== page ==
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nataliya

nataliya

“Books are a uniquely portable magic.” 
― Stephen King, On Writing.

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"If you want to know what a man's like, take a good look at how he treats his inferiors, not his equals."— J.K. Rowling

'City of Masks' by Mary Hoffman

City of Masks  - Mary Hoffman

Cute. That a the first thing that comes to mind when I think of this book. Cute and mostly harmless. Adorable and sweet, but unfortunately just not too memorable. Like a decent fast food meal, it's satisfying but not too nutritious.

This is a story of a teenage boy dying from cancer in contemporary England, who accidentally discovers a way to travel to an alternate reality that closely resembles medieval Venice. He makes friends with a powerful scientist-magician and a perky tomboy-girl, foils a few political intrigues and, as his life ebbs away in the real world, realizes that this alternate reality quickly is becoming more real than 'real' world.



It's a book that seems to be aimed at quite young readers, perhaps age 9 or 10. It's gentle and sweet, with simple plot and easy-to-follow hints of the predictable plot twists, with never-too-real dangers, relatively harmless villains and generally happy resolutions to conflicts. The depths that could have been explored - in characters as well as the plot - were left uncharted.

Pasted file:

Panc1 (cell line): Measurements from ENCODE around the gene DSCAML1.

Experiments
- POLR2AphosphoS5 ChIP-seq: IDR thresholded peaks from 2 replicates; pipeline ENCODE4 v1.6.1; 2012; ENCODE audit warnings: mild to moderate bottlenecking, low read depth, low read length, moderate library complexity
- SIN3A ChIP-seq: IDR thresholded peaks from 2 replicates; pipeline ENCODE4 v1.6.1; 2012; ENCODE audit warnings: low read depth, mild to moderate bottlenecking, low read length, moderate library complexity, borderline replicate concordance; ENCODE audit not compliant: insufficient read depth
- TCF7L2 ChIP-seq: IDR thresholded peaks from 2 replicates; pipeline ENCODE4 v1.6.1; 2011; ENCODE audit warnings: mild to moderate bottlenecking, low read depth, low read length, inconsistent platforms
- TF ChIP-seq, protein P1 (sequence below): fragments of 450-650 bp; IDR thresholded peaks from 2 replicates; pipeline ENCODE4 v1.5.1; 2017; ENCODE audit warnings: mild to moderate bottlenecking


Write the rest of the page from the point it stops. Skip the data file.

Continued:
There were a few points where it could all have been taken to the next level, to the place that can arouse strong conflicting emotions and create necessary tension- but they were sweetly glossed over (for instance, Lucien's experience of loss and dying, addressing the pain of grief, the difficult choices Silvia makes, the introduction of some ambiguity into the events - there were such opportunities for making the shades of moral grayness more prominent and more memorable!). Alas, any possibility of moral upheaval and emotional effect were softened and made sweet and cute and very easily palatable, which I thought was a real missed opportunity.

It's overall a feel-good book, probably unlikely to cause deep discussions between children and their parents, probably unlikely to change any kid's perception of the world, probably a lovely read on the cold rainy day when kids have to stay inside (however, I'm probably thinking of those long-away days of my own childhood when there were no video games and TV programs were quite limited, and library books were the perfect go-to entertainment)

It's a lovely book to help pass some time before moving on to better, more challenging literature. It has no teeth, it doesn't bite, and that may be a good or a band thing, depending where you stand on the idea of literature in lives of young readers. At least it does pass for a decent bedtime story.

Not a bad read, but you may find it hard to remember much of it a few days later. Interesting enough to finish reading it, but not captivating enough to pick up the sequels. 3 stars.